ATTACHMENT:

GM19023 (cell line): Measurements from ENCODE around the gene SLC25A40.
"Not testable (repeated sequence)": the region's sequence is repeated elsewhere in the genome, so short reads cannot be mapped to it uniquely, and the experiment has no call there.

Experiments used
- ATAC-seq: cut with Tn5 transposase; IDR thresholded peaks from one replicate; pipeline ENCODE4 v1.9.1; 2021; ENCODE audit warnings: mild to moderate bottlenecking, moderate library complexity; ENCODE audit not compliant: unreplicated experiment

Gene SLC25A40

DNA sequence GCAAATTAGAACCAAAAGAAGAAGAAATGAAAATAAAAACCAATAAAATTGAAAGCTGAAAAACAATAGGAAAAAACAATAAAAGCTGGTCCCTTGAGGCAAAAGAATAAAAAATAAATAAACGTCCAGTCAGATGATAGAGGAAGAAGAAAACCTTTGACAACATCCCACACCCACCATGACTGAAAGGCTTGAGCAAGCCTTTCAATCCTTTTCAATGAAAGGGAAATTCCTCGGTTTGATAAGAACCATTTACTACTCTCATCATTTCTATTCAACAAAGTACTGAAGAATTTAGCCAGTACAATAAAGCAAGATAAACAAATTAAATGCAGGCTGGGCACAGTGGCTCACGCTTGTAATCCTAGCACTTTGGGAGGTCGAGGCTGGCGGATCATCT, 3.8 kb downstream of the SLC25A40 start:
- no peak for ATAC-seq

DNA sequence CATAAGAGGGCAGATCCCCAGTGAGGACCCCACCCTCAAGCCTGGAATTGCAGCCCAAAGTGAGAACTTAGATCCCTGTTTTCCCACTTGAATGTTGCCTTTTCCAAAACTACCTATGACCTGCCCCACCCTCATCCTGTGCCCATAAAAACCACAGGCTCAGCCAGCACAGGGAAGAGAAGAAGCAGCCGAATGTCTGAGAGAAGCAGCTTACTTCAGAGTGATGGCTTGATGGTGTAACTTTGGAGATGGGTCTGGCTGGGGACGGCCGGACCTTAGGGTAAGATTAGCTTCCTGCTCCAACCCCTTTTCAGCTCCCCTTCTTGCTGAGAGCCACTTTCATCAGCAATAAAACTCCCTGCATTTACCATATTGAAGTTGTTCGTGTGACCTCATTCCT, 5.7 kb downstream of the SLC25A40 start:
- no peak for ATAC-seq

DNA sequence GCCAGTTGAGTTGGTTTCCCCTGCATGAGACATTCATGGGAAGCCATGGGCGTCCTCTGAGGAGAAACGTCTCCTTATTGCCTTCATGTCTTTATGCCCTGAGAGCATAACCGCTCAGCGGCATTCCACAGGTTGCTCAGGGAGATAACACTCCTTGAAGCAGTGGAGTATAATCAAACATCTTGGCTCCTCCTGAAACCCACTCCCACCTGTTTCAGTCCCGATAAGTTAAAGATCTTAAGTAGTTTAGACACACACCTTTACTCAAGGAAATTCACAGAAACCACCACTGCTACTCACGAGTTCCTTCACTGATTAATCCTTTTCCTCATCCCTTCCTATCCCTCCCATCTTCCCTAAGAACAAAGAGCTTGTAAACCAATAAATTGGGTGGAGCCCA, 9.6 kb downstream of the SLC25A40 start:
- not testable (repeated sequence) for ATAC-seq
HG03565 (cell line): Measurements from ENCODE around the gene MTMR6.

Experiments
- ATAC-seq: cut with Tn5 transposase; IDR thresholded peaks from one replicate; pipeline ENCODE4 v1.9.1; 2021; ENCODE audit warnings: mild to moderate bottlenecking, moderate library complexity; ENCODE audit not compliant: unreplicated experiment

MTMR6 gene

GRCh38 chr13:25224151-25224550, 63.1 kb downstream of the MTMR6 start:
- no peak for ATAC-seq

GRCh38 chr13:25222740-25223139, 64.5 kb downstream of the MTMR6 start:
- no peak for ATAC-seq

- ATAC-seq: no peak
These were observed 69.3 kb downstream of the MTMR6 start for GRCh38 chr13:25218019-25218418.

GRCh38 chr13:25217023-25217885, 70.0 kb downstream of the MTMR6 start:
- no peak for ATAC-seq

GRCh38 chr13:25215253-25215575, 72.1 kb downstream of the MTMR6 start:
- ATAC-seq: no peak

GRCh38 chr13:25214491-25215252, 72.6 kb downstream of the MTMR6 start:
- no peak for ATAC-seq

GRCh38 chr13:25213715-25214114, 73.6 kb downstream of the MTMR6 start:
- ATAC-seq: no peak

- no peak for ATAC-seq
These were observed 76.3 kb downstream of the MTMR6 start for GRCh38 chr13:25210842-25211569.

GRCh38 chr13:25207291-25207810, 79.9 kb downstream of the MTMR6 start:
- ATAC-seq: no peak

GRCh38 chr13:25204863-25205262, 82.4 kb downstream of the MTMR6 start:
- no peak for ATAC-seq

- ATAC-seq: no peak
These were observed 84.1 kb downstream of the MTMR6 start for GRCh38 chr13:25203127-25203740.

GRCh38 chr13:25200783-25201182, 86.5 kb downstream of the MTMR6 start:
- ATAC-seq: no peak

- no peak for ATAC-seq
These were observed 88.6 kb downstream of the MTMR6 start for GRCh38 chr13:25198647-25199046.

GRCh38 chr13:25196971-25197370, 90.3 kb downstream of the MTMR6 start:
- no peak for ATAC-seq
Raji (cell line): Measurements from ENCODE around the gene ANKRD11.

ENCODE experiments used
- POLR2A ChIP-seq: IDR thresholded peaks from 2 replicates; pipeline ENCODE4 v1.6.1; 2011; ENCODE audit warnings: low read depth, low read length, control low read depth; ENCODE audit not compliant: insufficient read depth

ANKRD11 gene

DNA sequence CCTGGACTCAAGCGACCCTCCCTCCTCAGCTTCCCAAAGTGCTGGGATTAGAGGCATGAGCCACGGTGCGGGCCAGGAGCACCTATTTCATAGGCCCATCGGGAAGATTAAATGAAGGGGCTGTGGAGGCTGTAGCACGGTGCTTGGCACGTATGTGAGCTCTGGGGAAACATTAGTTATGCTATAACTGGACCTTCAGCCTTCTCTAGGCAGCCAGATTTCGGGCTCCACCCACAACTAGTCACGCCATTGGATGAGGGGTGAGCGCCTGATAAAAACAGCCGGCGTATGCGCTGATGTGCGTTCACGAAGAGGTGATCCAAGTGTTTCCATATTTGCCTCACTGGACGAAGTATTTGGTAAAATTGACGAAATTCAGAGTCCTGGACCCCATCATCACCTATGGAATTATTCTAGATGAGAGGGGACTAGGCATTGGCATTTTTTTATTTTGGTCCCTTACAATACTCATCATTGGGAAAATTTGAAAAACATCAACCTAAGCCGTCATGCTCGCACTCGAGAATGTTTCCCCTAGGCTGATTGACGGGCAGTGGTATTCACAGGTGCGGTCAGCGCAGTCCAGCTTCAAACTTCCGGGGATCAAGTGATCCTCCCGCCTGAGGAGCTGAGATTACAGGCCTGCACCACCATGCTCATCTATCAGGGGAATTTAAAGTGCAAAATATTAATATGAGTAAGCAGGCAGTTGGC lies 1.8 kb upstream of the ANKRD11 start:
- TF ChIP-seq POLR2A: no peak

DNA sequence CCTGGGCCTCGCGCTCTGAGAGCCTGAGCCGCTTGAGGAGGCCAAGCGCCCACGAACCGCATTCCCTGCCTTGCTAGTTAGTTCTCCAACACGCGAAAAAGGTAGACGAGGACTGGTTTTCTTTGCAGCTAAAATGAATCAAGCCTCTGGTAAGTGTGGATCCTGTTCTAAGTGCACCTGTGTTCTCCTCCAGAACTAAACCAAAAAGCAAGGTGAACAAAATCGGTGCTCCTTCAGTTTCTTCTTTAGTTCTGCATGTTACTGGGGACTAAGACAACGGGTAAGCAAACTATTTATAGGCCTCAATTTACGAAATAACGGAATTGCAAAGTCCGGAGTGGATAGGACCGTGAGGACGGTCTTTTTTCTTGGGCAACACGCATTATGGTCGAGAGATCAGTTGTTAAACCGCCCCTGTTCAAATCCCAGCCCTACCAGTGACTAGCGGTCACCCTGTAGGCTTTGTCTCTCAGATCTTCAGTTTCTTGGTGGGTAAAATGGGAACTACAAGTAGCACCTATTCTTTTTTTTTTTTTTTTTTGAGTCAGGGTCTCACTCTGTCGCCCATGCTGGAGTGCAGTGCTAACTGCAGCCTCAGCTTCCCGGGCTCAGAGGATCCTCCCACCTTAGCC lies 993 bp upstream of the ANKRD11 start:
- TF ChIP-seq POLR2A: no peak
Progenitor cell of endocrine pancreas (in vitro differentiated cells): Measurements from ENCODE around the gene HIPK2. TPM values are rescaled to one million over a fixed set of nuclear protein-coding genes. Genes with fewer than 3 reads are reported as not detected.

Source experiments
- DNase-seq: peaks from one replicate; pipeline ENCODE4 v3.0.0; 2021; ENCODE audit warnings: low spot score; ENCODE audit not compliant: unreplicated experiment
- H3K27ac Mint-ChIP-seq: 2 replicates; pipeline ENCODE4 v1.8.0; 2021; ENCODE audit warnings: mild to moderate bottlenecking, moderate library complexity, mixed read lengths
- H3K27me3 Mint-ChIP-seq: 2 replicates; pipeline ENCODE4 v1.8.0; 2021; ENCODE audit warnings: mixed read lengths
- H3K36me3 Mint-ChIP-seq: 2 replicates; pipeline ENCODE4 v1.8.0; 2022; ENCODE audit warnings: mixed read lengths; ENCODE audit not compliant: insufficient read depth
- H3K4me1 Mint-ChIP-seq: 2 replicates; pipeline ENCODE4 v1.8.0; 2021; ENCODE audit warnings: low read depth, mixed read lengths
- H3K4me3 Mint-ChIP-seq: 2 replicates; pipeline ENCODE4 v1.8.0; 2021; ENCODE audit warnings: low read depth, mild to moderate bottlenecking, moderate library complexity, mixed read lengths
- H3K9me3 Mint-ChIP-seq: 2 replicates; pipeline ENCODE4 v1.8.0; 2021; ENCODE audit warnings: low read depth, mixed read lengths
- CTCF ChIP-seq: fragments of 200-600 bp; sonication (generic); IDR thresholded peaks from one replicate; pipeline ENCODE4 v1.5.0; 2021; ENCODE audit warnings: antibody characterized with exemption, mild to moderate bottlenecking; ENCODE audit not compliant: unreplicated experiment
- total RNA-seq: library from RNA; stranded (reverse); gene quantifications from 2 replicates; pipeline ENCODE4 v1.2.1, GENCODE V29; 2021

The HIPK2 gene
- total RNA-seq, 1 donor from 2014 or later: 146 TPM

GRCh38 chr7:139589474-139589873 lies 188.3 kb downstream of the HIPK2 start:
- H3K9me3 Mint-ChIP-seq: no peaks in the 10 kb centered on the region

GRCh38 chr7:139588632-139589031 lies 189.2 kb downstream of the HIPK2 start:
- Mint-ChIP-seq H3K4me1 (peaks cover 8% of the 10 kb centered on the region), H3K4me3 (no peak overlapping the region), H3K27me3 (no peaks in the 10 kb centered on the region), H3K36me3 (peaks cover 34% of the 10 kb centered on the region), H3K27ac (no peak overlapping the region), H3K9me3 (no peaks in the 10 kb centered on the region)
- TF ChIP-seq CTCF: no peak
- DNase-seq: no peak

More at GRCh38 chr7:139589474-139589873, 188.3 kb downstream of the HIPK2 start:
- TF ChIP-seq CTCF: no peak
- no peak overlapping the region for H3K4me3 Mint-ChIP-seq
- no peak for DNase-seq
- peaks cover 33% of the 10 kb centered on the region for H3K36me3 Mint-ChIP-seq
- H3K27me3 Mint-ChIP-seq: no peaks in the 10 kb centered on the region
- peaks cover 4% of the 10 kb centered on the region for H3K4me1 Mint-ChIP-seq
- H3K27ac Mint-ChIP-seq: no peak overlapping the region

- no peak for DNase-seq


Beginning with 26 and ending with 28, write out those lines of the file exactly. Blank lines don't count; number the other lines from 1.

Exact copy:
GRCh38 chr13:25214491-25215252, 72.6 kb downstream of the MTMR6 start:
- no peak for ATAC-seq

GRCh38 chr13:25213715-25214114, 73.6 kb downstream of the MTMR6 start: